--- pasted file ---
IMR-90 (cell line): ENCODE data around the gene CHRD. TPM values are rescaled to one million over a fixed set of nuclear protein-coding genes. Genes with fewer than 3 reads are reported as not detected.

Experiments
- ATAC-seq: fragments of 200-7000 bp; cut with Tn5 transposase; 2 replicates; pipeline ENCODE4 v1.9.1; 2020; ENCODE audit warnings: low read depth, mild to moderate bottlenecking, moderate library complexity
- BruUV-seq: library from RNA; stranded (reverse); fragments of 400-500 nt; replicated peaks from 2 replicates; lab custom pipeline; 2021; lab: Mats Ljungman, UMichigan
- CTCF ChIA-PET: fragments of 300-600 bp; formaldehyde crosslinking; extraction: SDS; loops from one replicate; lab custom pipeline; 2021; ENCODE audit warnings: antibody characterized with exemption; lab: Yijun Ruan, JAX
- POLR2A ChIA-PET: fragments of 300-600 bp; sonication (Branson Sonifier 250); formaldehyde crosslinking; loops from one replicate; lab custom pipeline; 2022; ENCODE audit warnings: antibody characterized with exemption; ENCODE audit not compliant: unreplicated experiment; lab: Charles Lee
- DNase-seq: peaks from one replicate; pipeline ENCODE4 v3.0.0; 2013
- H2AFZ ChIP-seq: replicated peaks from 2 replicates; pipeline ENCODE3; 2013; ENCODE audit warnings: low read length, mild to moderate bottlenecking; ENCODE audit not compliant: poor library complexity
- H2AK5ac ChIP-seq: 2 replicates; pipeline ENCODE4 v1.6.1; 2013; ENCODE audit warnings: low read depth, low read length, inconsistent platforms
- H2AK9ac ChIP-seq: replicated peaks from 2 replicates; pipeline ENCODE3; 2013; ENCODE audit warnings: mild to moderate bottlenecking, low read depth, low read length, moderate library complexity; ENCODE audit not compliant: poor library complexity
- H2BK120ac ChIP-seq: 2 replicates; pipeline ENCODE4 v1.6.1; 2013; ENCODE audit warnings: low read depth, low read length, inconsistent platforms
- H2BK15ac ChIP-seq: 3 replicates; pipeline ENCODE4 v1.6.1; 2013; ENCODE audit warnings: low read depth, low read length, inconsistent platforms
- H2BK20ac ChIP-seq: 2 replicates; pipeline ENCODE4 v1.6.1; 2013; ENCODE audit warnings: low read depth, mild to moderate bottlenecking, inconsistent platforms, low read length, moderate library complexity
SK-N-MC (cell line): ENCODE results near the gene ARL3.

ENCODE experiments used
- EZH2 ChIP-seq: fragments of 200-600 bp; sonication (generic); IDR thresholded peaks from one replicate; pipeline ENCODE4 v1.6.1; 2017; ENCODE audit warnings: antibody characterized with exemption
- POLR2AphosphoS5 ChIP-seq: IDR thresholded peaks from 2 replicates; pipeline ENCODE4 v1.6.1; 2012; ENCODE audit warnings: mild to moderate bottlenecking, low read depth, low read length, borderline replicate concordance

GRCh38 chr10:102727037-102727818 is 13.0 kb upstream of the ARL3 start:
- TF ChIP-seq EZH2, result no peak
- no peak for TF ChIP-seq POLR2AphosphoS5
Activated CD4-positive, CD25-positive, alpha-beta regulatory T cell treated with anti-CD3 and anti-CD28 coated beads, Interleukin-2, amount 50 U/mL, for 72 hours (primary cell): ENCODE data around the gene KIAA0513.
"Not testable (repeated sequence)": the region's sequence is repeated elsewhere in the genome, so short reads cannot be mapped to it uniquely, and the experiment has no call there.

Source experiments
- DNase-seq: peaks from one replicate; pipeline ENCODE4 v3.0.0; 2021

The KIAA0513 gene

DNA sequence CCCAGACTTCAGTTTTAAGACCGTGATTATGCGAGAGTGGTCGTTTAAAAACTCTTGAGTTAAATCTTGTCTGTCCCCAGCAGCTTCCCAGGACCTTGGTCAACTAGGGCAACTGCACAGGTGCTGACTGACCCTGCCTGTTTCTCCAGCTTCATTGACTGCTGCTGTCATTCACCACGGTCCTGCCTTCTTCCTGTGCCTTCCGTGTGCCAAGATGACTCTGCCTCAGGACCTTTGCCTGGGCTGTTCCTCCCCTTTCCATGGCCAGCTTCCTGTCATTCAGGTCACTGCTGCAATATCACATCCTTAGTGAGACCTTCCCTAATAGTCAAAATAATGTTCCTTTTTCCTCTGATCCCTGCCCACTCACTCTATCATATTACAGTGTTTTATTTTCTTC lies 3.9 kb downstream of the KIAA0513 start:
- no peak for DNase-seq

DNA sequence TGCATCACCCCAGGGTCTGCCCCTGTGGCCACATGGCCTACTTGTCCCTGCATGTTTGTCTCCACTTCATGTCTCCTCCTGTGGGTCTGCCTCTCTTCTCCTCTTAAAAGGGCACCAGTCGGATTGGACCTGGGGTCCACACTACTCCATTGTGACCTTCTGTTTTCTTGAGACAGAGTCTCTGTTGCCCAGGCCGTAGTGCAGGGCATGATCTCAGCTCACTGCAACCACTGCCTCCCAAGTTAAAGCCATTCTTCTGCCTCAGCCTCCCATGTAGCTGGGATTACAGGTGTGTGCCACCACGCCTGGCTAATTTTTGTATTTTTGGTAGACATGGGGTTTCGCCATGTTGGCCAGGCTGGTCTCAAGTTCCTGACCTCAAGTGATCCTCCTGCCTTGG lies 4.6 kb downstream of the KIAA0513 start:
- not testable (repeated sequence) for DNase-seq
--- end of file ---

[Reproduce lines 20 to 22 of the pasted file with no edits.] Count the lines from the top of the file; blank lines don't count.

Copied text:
- no peak for TF ChIP-seq POLR2AphosphoS5
Activated CD4-positive, CD25-positive, alpha-beta regulatory T cell treated with anti-CD3 and anti-CD28 coated beads, Interleukin-2, amount 50 U/mL, for 72 hours (primary cell): ENCODE data around the gene KIAA0513.
"Not testable (repeated sequence)": the region's sequence is repeated elsewhere in the genome, so short reads cannot be mapped to it uniquely, and the experiment has no call there.